Balloon actuators attached to the wearable move the person’s arm smoothly and naturally.

Harvard John A. Paulson School of Engineering and Applied Sciences (SEAS) and Massachusetts General Hospital (MGH) researchers have developed a soft wearable robotic device capable of significantly assisting upper arm and shoulder movement in people with amyotrophic lateral sclerosis (ALS), also known as Lou Gehrig’s disease, a neurodegenerative condition that damages cells in the brain and spinal cord necessary for movement. According to Conor Walsh, senior author on Science Translational Medicine paper reporting the team’s work, “This study gives us hope that soft robotic wearable technology might help us develop new devices capable of restoring functional limb abilities in people with ALS and other diseases that rob patients of their mobility.” The soft, fabric-based prototype is powered cordlessly by a battery and consists of a shirt with inflatable, balloon-like actuators under the armpit. A pressurized balloon helps the wearer combat gravity to move their upper arm and shoulder.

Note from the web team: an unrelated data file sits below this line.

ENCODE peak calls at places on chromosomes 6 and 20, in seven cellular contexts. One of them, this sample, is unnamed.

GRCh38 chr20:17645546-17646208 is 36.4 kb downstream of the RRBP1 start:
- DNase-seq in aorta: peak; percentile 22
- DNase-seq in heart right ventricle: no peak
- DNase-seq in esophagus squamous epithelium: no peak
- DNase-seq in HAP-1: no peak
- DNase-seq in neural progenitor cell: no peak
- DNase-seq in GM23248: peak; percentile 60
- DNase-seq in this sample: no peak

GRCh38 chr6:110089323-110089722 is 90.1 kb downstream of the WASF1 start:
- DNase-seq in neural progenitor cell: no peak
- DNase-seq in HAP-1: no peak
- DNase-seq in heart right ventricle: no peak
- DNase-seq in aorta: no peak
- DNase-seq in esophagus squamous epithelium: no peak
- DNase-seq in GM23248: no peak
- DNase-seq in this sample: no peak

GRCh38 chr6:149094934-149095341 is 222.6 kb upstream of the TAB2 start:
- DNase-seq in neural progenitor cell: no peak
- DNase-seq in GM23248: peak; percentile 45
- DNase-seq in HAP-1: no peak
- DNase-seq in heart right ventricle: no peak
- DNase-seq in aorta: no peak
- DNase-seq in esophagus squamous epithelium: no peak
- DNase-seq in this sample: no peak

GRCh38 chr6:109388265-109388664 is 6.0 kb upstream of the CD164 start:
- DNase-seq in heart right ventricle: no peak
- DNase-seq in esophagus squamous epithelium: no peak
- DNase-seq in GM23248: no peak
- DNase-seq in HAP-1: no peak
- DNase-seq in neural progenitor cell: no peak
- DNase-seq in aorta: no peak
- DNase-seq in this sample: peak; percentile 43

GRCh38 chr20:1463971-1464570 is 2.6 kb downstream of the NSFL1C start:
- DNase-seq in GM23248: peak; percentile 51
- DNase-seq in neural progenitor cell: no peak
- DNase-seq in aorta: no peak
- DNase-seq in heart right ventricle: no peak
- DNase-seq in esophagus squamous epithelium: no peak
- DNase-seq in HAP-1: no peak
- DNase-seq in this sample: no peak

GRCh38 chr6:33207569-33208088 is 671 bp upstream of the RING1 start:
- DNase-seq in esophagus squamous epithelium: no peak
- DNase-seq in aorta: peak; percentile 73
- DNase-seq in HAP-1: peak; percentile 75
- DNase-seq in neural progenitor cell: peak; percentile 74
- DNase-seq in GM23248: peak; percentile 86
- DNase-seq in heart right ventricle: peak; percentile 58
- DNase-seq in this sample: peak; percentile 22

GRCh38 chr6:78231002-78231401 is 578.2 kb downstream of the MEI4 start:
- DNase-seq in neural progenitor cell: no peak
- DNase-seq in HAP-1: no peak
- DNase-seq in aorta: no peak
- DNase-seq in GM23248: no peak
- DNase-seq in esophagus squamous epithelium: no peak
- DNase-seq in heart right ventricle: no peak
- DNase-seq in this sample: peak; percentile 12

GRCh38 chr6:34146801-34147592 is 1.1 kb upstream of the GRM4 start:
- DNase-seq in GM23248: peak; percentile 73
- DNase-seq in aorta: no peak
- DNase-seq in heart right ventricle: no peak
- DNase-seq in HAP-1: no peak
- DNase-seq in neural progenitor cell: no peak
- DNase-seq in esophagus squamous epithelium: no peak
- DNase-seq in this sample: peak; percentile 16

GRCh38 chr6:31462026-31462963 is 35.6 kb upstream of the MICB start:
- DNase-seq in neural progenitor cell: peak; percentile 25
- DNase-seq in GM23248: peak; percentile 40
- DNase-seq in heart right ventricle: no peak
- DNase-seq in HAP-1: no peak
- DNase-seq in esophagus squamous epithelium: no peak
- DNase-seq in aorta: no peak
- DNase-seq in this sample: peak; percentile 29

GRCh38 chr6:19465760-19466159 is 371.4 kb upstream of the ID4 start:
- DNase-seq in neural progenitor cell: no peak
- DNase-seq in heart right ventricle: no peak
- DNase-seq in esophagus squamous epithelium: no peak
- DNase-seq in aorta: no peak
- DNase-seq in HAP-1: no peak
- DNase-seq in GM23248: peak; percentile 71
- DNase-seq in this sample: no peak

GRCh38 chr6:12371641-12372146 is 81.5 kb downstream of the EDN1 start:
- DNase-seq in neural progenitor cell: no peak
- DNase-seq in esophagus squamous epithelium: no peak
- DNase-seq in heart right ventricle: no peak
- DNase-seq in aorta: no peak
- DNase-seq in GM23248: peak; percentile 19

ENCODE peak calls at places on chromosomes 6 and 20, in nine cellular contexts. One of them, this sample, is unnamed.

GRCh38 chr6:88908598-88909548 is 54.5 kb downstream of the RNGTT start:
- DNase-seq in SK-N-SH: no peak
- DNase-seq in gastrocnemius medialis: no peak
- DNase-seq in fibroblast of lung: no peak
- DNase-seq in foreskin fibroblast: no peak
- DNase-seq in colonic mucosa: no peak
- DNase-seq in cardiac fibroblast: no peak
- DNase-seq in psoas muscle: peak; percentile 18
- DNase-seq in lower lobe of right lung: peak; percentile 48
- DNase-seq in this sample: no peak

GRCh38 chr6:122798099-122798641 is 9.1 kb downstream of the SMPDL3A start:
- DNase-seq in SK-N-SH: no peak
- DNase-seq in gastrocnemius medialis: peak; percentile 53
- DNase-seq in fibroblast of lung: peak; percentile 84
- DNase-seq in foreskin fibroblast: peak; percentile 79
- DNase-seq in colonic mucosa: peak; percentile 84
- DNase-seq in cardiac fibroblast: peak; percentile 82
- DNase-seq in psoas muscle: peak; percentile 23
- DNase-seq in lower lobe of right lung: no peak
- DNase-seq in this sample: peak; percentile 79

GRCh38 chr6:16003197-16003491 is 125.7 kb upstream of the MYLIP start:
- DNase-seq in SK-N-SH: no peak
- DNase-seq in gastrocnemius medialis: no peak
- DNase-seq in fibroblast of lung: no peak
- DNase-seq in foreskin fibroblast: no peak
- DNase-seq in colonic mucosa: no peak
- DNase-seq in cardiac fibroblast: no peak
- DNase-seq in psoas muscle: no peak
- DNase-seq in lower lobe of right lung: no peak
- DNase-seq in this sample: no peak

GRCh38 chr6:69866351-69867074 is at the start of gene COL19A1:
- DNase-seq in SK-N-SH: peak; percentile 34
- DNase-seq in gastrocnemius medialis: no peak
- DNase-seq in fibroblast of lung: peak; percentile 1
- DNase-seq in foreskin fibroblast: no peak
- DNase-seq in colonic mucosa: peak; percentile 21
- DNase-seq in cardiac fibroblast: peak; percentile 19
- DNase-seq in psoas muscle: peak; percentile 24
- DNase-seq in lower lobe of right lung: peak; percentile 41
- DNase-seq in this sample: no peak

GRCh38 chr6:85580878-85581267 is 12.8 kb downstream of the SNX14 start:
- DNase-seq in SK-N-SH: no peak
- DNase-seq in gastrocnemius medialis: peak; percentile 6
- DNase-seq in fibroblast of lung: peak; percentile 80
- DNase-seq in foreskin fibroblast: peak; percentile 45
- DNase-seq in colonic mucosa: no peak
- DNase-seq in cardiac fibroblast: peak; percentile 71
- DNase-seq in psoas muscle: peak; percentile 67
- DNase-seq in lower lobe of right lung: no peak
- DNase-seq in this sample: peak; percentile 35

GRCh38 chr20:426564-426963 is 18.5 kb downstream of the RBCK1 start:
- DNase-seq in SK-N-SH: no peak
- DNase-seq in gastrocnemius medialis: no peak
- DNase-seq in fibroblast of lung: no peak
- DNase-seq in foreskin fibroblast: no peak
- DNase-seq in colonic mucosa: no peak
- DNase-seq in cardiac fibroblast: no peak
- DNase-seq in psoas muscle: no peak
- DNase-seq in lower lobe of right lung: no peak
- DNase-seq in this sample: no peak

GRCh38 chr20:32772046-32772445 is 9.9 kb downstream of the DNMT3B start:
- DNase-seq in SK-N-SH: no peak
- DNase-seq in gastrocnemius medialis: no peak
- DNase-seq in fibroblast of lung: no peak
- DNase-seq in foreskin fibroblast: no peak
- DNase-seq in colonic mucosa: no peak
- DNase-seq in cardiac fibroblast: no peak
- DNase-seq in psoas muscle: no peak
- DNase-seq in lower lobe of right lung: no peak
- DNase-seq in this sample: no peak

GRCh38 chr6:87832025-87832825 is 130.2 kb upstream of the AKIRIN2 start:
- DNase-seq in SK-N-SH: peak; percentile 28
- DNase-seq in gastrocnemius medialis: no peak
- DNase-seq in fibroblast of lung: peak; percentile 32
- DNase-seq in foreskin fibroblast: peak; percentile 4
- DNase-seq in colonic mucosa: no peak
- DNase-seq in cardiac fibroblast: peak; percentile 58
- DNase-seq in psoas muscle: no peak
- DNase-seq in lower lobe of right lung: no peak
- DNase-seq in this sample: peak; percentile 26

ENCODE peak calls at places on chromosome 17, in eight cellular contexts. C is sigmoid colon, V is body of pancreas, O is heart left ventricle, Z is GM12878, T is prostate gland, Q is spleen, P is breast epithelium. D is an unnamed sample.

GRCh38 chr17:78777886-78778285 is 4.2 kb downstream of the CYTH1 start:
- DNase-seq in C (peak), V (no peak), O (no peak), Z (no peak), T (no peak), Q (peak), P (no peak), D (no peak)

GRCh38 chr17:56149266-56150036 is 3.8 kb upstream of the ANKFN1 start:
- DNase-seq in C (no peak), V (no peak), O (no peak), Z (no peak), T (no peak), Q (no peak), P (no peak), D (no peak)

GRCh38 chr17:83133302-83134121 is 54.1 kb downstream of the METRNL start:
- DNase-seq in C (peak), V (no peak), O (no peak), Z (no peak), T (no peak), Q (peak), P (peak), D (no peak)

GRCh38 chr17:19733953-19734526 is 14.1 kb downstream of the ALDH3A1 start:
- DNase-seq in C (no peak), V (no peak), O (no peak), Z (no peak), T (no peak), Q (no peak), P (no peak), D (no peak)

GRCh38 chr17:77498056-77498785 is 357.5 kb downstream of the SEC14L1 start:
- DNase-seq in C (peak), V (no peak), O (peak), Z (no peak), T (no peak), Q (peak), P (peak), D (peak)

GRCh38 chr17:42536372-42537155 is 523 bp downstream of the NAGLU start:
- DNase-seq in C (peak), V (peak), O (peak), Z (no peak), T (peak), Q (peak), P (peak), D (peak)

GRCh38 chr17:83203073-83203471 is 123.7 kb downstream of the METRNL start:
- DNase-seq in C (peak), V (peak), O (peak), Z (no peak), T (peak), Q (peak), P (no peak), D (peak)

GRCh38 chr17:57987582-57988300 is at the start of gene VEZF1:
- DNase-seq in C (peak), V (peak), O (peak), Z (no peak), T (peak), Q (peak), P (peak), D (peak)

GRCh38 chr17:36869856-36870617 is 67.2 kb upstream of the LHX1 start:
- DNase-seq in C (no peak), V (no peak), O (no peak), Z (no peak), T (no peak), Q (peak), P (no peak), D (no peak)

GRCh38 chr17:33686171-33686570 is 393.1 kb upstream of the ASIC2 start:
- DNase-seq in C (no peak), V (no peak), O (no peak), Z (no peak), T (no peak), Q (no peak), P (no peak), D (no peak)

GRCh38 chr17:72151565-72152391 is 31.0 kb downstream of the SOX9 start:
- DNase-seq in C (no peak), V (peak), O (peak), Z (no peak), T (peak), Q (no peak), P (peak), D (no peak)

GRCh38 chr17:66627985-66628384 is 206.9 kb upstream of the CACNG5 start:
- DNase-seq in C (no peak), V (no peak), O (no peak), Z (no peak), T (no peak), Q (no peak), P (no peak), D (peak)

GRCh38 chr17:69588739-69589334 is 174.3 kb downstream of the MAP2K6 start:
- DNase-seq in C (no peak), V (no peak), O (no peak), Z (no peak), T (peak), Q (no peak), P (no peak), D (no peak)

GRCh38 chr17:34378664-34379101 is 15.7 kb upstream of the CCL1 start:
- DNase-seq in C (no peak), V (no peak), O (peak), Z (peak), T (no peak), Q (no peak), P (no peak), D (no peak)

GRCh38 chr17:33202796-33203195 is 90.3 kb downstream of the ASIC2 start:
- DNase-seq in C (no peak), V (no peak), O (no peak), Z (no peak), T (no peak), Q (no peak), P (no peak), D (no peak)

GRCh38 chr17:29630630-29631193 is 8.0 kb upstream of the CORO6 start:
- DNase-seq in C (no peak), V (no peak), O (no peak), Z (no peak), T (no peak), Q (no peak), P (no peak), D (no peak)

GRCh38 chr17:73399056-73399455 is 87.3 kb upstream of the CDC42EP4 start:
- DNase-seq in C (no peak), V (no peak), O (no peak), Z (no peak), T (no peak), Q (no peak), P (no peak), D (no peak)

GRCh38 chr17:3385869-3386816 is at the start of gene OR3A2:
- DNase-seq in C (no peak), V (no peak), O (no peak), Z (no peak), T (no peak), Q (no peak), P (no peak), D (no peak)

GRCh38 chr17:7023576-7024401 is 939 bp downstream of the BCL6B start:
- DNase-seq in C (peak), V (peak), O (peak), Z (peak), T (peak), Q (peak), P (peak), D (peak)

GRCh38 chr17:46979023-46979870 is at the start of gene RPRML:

The team developed a sensor system to detect residual movement of the arm and calibrate the appropriate pressurization of the balloon actuator to move the person’s arm smoothly and naturally. The researchers recruited ten people living with ALS to evaluate how well the device might extend or restore their movement and quality of life. After a 30-second calibration process to detect each wearer’s unique level of mobility and strength, the soft robotic wearable improved study participants’ range of motion, reduced muscle fatigue, and increased performance of tasks like holding or reaching for objects. It took participants less than 15 minutes to learn how to use the device.

The soft wearable is light on the body and feels like clothing to the wearer. The team sees wider applications of the technology including for those with spinal cord injuries or muscular dystrophy. However, the current prototype developed for ALS was only capable of functioning on study participants who still had some residual movements in their shoulder area. The team is exploring potential versions of assistive wearables whose movements could be controlled by signals in the brain. The researchers are still in the research phase, several years away from introducing a commercial product.

Via The Impactlab